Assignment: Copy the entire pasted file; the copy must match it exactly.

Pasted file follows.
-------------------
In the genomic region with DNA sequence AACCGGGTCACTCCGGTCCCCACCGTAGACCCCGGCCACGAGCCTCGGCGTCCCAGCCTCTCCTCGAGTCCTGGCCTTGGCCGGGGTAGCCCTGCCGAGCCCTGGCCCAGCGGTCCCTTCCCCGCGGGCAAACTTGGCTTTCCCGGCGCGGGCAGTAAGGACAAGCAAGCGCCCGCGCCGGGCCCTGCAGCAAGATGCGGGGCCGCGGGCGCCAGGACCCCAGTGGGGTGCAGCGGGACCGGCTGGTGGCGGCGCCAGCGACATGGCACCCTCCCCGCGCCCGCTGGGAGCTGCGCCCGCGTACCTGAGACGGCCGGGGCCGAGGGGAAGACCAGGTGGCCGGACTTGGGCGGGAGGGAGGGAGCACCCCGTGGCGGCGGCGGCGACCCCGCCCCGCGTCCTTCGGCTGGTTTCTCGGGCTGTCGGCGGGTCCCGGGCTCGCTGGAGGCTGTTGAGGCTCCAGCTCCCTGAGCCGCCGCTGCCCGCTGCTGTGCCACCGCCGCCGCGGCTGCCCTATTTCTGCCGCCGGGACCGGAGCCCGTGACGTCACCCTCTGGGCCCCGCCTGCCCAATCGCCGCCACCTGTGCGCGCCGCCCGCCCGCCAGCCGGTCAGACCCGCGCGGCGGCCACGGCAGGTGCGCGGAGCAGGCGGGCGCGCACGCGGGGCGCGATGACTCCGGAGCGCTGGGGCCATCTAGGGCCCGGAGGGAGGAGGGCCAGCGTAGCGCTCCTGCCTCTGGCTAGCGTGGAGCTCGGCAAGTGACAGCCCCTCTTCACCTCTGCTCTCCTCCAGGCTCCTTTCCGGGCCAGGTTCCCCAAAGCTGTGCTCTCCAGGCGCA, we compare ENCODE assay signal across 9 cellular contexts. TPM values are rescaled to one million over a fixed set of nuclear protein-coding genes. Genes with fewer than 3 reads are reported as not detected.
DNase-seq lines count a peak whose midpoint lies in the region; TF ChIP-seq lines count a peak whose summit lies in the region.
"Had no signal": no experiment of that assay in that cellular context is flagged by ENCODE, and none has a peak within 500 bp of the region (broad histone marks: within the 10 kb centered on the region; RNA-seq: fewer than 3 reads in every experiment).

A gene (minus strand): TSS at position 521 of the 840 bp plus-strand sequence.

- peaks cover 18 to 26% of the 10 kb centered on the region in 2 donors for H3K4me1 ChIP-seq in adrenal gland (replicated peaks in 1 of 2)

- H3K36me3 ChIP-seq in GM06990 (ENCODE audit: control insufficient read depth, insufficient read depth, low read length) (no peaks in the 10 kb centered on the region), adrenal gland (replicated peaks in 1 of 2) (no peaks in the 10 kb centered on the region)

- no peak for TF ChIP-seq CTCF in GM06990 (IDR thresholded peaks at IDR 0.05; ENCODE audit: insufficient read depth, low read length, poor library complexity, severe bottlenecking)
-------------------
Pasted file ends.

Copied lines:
In the genomic region with DNA sequence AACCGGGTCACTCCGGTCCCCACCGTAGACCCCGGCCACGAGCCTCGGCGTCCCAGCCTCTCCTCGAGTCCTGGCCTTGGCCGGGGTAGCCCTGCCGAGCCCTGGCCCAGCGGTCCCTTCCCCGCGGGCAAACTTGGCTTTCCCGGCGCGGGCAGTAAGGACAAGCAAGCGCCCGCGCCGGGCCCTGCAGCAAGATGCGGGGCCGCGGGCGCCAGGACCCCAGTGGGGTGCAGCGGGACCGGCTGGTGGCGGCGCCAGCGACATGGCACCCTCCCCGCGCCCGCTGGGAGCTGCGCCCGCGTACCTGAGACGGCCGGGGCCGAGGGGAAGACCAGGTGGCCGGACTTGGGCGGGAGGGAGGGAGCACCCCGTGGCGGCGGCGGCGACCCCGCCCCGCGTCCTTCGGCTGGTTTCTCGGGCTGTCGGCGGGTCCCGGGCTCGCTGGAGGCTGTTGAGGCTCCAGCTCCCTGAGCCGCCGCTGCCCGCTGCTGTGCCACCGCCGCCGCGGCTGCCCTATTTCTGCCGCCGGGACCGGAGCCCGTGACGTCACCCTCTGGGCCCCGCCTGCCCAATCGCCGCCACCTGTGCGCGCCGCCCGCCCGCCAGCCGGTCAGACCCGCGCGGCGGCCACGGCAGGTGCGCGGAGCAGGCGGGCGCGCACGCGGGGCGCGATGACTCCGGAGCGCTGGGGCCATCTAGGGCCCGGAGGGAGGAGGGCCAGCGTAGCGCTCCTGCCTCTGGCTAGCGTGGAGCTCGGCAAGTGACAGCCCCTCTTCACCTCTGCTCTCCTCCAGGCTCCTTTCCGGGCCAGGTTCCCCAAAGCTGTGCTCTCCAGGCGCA, we compare ENCODE assay signal across 9 cellular contexts. TPM values are rescaled to one million over a fixed set of nuclear protein-coding genes. Genes with fewer than 3 reads are reported as not detected.
DNase-seq lines count a peak whose midpoint lies in the region; TF ChIP-seq lines count a peak whose summit lies in the region.
"Had no signal": no experiment of that assay in that cellular context is flagged by ENCODE, and none has a peak within 500 bp of the region (broad histone marks: within the 10 kb centered on the region; RNA-seq: fewer than 3 reads in every experiment).

A gene (minus strand): TSS at position 521 of the 840 bp plus-strand sequence.

- peaks cover 18 to 26% of the 10 kb centered on the region in 2 donors for H3K4me1 ChIP-seq in adrenal gland (replicated peaks in 1 of 2)

- H3K36me3 ChIP-seq in GM06990 (ENCODE audit: control insufficient read depth, insufficient read depth, low read length) (no peaks in the 10 kb centered on the region), adrenal gland (replicated peaks in 1 of 2) (no peaks in the 10 kb centered on the region)

- no peak for TF ChIP-seq CTCF in GM06990 (IDR thresholded peaks at IDR 0.05; ENCODE audit: insufficient read depth, low read length, poor library complexity, severe bottlenecking)